MSc Project Proposal #2

Identifying differences between very similar images

Background

Identifying changes between two successive images is a necessary pre-condition of following change, and its significance. JMW Turner 1775-1851 (voted Britain’s most popular artist) produced upwards of 900 prints in his lifetime.  One of the reasons for his reputation was his obsessive attention to refining the details of his prints.  As a result, he and his engravers produced a succession of working proofs (states) for each print before it was published and a succession of different (usually deteriorating) versions for sale.  Identifying these changes has, and is, traditionally done by placing two impressions of the print side by side, then looking for differences line by (microscopic) line.  But that is really difficult to arrange when the pieces of paper are scattered across the world in institutional and private collections.  Using the rapidly improving digital image analysis can provide a method of automatic comparison.

There are a number of difficulties.  The process of making an impression from a metal plate involves humidifying the paper to ease the transfer of ink, then drying the impression, resulting in differential swelling and shrinkage which is different between different printings, papers and subsequent environmental conditions.  Since their printing, many impressions have undergone mechanical damage, staining, or modification such as colouring. This makes comparisons somewhat more difficult.  A trained human eye can learn to discount these distortions to follow individual features.

A first try at this problem by Anja le Blanc, see https://studiorum.itservices.manchester.ac.uk/print-comparisons/, used the strategy of aligning the two images using significant features on the images, such as a frame line and omitting the colour changes in the paper. Then cutting the images into 20 pixel squares and realigning using an average of the visible feature. Then identifying the lines/features in common. Then identifying and displaying the lines present/absent in one or the other image.  This process was repeated in successive squares to cover the entire image.  This was an excellent proof of concept, but threw up a number of problems.  The major one is the difficulty of achieving good, i.e. perfect, alignment of the original printed lines in each square. The second one is ensuring that there is no mis-alignment between adjacent squares, which results from the initial alignment, and necessary distortion to align, of the initial images.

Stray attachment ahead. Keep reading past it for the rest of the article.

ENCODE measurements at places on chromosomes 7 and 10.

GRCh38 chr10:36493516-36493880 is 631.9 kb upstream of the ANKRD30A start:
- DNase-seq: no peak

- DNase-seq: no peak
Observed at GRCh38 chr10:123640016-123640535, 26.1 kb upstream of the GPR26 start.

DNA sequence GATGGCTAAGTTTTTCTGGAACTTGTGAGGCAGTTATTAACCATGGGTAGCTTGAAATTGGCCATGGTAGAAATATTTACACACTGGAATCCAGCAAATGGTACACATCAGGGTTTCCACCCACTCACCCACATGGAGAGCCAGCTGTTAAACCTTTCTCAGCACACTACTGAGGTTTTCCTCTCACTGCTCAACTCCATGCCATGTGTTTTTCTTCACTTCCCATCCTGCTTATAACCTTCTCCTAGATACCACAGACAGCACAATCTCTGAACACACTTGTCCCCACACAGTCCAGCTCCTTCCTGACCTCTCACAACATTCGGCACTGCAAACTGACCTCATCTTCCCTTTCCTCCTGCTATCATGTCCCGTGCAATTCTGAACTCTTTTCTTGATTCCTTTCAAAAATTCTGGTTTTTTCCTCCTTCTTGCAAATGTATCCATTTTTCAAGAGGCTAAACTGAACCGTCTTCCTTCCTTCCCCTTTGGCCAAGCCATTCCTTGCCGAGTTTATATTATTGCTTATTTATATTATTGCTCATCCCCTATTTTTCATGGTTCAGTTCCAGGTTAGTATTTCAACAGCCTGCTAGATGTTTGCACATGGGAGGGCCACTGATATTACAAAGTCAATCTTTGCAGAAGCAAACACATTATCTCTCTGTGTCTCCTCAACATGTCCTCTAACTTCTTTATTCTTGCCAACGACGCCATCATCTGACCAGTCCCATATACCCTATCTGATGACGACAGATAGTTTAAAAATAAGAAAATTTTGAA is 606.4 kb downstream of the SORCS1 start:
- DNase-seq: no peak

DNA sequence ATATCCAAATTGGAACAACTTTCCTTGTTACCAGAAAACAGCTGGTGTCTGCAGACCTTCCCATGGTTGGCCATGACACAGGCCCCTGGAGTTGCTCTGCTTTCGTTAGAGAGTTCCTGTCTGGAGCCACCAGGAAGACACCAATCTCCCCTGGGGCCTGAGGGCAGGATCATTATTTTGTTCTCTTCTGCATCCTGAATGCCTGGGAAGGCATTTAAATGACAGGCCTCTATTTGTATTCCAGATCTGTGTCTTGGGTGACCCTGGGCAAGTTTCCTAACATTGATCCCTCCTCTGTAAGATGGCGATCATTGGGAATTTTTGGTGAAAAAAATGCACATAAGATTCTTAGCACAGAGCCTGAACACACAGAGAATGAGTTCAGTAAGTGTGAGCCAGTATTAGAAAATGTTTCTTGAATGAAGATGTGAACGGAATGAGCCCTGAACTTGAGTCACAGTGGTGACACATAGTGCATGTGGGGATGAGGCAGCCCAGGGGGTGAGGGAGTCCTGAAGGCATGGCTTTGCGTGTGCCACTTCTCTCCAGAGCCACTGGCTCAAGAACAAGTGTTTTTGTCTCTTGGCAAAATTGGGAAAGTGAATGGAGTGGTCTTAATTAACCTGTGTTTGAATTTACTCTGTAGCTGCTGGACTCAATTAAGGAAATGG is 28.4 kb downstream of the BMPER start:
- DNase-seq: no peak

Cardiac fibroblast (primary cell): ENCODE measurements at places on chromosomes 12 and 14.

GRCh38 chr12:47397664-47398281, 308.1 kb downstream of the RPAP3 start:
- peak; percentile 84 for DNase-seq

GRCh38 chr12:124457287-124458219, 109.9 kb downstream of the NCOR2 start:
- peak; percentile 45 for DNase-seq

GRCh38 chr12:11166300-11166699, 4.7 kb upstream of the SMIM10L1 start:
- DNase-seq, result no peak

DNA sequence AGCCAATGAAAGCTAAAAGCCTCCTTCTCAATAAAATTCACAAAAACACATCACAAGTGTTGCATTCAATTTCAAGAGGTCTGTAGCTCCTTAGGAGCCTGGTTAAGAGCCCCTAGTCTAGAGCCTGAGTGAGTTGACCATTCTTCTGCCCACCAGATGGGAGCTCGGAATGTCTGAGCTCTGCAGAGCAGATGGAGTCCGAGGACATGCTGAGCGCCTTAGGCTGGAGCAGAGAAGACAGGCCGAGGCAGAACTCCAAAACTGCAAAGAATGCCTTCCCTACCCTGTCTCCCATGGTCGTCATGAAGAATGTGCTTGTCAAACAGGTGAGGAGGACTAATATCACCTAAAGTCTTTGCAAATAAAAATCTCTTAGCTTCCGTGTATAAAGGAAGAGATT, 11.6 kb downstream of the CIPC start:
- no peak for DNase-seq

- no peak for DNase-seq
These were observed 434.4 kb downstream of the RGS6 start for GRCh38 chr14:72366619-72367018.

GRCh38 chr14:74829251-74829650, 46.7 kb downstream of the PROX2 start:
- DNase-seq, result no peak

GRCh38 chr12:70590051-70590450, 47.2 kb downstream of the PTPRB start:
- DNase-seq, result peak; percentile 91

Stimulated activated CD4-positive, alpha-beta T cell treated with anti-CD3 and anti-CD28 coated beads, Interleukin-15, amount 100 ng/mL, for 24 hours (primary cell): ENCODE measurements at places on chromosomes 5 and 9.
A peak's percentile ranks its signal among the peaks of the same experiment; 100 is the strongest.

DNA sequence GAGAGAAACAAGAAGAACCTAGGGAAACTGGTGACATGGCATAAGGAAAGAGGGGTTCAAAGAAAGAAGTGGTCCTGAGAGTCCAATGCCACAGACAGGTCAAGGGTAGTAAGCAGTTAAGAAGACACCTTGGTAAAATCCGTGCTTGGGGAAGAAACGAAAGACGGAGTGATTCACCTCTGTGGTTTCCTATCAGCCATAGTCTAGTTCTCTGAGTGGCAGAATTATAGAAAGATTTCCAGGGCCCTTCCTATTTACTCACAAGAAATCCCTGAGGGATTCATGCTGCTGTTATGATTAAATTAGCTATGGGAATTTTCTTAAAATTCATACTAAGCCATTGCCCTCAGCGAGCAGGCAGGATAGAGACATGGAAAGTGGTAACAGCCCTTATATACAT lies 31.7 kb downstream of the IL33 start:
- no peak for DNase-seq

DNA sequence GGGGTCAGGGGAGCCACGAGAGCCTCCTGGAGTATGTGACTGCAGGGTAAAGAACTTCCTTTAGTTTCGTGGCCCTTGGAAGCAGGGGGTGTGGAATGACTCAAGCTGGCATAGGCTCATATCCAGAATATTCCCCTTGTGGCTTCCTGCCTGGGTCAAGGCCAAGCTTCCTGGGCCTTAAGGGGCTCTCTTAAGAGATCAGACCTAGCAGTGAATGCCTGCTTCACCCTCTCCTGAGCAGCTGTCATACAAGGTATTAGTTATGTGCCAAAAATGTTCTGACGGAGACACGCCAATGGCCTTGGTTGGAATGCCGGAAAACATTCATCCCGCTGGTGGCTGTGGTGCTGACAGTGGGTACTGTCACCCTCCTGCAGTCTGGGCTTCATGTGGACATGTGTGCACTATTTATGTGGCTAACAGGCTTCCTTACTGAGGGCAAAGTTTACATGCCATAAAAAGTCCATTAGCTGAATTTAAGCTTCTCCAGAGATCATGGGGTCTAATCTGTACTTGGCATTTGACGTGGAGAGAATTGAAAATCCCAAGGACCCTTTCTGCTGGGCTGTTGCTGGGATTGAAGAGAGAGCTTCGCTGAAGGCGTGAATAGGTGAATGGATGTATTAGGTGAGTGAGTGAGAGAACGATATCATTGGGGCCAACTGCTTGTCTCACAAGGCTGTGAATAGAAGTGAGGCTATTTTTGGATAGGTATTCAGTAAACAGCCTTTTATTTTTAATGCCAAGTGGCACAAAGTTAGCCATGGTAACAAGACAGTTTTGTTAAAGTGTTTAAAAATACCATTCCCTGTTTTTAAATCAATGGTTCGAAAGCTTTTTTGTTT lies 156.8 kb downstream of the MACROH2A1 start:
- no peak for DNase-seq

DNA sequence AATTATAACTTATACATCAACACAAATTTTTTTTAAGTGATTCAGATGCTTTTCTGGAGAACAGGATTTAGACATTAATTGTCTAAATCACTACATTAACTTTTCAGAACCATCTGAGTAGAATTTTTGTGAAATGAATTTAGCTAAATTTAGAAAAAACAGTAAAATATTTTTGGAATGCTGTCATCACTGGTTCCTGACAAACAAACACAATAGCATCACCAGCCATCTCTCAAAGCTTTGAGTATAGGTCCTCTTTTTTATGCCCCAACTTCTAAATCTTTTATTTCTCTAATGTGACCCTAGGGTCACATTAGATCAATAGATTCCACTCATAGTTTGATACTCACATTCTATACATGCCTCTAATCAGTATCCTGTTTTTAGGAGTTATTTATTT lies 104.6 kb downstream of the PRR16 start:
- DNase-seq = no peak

Deliverables

There are a number of requirements which require interim deliverables.  The following is one suggested strategy, but the student may well come up with a better one.

  1. Identifying the features common to both images then placing them on a standardised grid. These features probably include every common printed line and point.  In general, there are about 6 different “states” known for each print during development.  So this standardised grid should be reusable, and refinable, for future comparisons.
  2. Normalising the images so that all the printed features have the same (or comparable) contrast with the background paper.  Both the colour of the paper and the intensity of the ink colour can vary considerably, because of variability in the materials used initially and subsequent ageing, wear and tear.  Again for a more general solution, it would be useful for all prints to be normalised to the same standard. 
  3. Overlaying the images on the standardised grid and ensuring the maximum coincidence of features.
  4. Carrying out subtractions to show the features uniquely present and not present in each comparator image.

Reference Example Manipulaitons

High resolution images are available for all these.  It would be useful to re-work the examples shown on the Turner webpages for comparison, These two impressions are nominally the same state, but look very different. Are they?

Reference Example Manipulations

High resolution images are available for all these.  It would be useful to re-work the examples shown on the Turner webpages for comparison,